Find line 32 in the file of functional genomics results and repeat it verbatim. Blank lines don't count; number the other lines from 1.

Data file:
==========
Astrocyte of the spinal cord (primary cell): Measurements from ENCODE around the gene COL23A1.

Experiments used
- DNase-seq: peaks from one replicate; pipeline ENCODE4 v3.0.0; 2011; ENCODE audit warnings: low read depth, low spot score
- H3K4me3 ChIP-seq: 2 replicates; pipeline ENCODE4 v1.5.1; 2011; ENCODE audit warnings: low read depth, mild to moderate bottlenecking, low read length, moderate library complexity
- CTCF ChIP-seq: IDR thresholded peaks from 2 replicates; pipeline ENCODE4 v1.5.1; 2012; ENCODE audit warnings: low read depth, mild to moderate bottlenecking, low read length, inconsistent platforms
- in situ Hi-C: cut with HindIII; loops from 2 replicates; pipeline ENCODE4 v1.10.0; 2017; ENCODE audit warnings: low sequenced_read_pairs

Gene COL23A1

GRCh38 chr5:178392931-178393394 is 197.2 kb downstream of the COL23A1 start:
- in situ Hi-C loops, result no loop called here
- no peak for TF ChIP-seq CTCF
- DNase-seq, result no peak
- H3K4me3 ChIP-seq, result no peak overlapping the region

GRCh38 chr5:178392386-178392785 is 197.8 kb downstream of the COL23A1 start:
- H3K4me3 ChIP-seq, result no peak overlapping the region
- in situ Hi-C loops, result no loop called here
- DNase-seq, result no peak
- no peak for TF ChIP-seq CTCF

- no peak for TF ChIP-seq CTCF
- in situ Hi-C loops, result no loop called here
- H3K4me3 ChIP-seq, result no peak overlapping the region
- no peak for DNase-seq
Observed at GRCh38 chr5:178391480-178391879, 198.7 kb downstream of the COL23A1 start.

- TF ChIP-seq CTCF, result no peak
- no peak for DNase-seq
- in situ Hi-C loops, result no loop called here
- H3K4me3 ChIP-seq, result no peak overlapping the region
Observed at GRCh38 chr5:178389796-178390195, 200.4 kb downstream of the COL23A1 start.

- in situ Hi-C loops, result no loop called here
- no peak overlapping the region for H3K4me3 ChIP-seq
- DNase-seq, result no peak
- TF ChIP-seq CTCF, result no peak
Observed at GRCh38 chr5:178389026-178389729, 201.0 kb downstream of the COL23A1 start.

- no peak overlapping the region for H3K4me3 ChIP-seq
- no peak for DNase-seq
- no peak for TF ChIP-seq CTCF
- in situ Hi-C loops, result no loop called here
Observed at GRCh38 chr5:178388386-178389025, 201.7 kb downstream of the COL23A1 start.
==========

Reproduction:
Observed at GRCh38 chr5:178389026-178389729, 201.0 kb downstream of the COL23A1 start.